Fear creeps into lives of Indian citizens
The state fails when its citizens live in fear. All over India, more and more people are joining the ranks of those who have been living in fear for decades now. Dreams of economic emancipation or global leadership cannot be realised by excluding large sections of Indian society from the map of growth, equality and justice.
A Facebook post said it all. The writer, a young man and a Muslim, “hailed” the hanging of terrorist Ajmal Kasab saying that his death would at least put an end to the weight that some political parties and groups were making Indian Muslims carry. And that while they basically did not give a damn, they were made to carry the cross through insinuations and direct comments by communal forces always looking for shadows where none existed.Kasab’s hanging has not stirred a leaf in India, or for that matter even in Pakistan. Except for extremists such as Lashkar-i-Taiyyaba whose reactions were on expected lines, even villagers in Faridkot in Pakistan where Kasab ostensibly lived, chased away reporters saying they were not interested in the matter at all.
The young man had crossed every civilised line when he, along with nine others, had picked up the gun to shoot down Indian citizens in Mumbai in one of the worst terror attacks this country has ever seen.
In fact, the debate post Kasab is not about whether he should have been hanged, but about death penalty per se and whether it should be abolished. The one intelligent move that the government made was to ensure that the hanging took place without the media being informed.
This prevented the 24-hour news channels from sensationalising the issue to a point where it could have taken a nasty turn. Immature commentary, jingoism, ridiculous interpretations even before the actual hanging by hysterical anchors would have vitiated the atmosphere and given a handle to vested interests to make communal hay.
As it is, India was already reeling under the shock of the arrest of two young girls for an innocuous Facebook post on the death of Shiv Sena leader Bal Thackeray. News channels with their incessant coverage turned a political leader into a hero, with not a single worthwhile analysis made in the mainstream media of his contribution to Indian politics, his declared admiration for Adolf Hitler and how that had influenced his politics.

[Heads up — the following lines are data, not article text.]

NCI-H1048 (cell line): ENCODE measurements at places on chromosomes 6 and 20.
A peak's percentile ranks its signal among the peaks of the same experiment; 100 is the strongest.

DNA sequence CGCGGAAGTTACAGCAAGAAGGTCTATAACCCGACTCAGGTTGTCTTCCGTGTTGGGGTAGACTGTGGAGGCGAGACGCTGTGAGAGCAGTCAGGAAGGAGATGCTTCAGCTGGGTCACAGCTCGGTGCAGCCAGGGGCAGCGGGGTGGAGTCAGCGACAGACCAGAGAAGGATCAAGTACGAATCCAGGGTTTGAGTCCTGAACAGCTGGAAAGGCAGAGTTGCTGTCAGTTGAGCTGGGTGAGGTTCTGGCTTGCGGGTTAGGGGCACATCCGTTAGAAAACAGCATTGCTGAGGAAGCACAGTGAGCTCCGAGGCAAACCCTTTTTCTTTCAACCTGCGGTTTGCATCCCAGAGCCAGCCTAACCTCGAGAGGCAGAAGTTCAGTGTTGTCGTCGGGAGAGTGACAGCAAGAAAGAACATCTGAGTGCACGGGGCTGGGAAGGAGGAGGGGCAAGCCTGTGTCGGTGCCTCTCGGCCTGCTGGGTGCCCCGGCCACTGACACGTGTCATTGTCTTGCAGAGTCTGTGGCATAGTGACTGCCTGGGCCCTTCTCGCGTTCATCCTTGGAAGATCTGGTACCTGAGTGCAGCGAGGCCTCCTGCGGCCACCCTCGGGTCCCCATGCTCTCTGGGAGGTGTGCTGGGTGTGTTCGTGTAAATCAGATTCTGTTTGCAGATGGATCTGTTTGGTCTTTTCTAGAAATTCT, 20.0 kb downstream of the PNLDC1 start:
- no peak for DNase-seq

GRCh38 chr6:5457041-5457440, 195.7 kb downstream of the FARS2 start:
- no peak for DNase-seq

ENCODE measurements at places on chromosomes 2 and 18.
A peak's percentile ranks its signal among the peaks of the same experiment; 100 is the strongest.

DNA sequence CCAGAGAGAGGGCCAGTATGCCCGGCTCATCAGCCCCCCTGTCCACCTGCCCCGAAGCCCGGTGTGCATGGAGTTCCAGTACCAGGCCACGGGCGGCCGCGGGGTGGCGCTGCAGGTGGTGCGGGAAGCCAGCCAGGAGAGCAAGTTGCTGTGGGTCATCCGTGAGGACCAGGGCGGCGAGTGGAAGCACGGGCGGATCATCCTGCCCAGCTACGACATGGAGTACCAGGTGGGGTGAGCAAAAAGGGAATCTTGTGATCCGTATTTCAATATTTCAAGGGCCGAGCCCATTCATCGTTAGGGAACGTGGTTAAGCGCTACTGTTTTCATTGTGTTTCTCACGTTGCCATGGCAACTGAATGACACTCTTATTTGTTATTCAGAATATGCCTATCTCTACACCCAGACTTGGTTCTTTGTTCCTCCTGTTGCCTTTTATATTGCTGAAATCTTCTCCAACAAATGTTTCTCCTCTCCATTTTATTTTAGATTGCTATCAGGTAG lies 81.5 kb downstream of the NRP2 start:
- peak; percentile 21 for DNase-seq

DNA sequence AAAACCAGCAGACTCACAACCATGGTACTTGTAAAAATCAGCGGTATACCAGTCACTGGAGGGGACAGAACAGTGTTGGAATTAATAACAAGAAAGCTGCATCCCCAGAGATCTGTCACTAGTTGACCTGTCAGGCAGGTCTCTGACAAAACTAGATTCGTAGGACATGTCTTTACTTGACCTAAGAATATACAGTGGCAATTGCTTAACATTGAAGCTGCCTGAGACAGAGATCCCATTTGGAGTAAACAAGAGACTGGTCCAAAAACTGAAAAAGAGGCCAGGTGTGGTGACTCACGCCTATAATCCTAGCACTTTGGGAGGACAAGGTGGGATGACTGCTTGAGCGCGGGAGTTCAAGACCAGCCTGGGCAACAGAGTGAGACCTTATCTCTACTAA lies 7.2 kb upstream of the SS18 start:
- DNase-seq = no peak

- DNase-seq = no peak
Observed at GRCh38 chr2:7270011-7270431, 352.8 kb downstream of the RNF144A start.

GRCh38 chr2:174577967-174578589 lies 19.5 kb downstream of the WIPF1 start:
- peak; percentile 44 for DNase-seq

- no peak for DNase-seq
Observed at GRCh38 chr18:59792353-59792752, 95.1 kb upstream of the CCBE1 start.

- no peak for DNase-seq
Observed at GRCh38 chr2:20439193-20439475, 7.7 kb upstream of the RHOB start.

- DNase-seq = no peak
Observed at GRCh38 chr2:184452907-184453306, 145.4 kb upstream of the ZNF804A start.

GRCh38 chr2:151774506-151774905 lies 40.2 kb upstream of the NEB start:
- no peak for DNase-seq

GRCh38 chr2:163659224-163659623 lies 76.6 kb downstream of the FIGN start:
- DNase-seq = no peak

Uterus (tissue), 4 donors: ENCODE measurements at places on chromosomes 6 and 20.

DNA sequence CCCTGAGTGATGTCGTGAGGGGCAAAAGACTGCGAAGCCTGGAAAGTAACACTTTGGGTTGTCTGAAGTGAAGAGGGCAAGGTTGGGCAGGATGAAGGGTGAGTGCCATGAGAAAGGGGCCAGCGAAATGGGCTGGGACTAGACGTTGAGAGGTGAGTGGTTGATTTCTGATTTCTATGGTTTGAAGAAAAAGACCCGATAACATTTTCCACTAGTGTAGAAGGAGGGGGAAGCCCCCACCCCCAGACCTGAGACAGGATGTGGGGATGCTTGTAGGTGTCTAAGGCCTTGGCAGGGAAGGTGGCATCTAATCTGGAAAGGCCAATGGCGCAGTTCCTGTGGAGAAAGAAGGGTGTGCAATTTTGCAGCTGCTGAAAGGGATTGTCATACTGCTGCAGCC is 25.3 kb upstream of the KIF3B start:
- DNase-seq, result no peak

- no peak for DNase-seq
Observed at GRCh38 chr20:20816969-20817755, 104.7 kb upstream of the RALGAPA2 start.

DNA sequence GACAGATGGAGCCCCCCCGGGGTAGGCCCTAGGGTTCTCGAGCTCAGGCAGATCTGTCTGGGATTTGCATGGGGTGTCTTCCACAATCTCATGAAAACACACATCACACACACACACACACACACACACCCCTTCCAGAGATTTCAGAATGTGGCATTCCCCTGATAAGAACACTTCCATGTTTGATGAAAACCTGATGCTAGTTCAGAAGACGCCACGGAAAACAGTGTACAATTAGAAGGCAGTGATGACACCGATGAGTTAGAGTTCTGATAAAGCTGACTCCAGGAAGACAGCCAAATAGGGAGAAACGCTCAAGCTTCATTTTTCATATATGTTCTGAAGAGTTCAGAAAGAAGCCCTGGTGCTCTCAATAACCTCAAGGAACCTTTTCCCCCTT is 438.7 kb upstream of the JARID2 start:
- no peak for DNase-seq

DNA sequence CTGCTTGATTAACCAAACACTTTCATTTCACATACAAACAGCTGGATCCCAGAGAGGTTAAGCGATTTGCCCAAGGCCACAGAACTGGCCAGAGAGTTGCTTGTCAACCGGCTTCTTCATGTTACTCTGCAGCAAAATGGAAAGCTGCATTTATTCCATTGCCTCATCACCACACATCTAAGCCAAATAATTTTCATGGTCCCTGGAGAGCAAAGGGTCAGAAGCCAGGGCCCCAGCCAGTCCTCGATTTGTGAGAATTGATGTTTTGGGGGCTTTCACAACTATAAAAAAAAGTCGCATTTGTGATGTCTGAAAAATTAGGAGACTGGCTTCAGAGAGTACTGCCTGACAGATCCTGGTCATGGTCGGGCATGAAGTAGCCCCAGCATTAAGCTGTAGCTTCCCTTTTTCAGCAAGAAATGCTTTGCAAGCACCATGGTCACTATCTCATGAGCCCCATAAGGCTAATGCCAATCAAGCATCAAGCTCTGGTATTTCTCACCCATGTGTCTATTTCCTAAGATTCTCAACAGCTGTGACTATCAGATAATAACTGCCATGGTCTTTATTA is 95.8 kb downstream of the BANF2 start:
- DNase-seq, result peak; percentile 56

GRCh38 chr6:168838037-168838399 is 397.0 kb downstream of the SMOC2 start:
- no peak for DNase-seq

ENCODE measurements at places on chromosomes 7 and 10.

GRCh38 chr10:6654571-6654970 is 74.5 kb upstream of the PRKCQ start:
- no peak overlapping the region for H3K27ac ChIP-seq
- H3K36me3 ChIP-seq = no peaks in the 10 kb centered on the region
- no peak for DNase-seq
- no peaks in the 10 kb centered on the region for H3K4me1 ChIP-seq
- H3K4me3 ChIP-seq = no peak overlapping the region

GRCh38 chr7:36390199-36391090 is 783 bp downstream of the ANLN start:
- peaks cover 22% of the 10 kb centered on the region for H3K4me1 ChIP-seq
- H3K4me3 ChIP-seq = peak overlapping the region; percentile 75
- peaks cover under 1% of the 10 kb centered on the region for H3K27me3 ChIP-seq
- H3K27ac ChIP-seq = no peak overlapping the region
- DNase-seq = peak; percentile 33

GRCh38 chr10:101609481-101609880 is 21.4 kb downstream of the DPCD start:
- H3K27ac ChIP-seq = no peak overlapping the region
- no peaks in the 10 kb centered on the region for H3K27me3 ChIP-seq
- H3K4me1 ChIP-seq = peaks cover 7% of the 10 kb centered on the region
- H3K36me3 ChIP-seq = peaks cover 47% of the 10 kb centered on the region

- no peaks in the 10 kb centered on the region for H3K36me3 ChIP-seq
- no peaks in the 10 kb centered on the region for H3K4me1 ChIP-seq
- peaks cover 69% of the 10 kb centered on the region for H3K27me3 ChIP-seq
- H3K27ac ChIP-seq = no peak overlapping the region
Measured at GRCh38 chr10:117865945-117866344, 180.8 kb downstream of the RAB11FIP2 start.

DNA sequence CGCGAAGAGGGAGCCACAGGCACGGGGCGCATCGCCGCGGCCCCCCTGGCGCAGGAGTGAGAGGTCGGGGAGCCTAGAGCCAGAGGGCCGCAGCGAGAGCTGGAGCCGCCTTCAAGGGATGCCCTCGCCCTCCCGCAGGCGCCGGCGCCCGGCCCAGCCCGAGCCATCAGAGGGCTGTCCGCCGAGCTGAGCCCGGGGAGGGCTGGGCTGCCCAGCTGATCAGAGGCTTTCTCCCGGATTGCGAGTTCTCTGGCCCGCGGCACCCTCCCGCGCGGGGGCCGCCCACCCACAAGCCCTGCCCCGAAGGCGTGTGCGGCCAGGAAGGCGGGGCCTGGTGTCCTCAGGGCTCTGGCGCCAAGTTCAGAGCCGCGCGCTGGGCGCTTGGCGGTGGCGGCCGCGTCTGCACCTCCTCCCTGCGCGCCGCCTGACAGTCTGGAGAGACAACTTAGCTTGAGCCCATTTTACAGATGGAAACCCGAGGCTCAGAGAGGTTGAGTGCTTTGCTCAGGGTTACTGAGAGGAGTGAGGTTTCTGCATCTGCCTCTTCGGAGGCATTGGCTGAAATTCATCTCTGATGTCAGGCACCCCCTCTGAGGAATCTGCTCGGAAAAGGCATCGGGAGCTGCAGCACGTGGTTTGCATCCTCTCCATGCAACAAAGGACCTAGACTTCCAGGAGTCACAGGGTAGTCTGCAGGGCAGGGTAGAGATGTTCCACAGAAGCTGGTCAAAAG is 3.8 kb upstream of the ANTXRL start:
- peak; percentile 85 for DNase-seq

Such an electric atmosphere had been created by television channels that an innocuous post incited the Mumbai government and its police to arrest the two young girls after sundown, in an action that sent tremors of fear through the city and angered the country. They were charged with inciting communal hatred, with not a word about those who had enforced a shutdown in the country’s financial capital with mere threats of physical violence.
In one stroke, the Congress-Nationalist Congress Party (NCP) government demonstrated that it was on the same page as the Shiv Sena insofar as even mild dissent was concerned. Two, it had the authority and the reach to monitor Facebook posts and three, with the arrests, it sent out the message to all Indian users of social media that they should be careful of airing their views lest they meet a similar, or worse fate. The public outcry forced the government to release the girls and dilute the charges, but last heard, the cases had not been withdrawn and the duo need to make court appearances every week.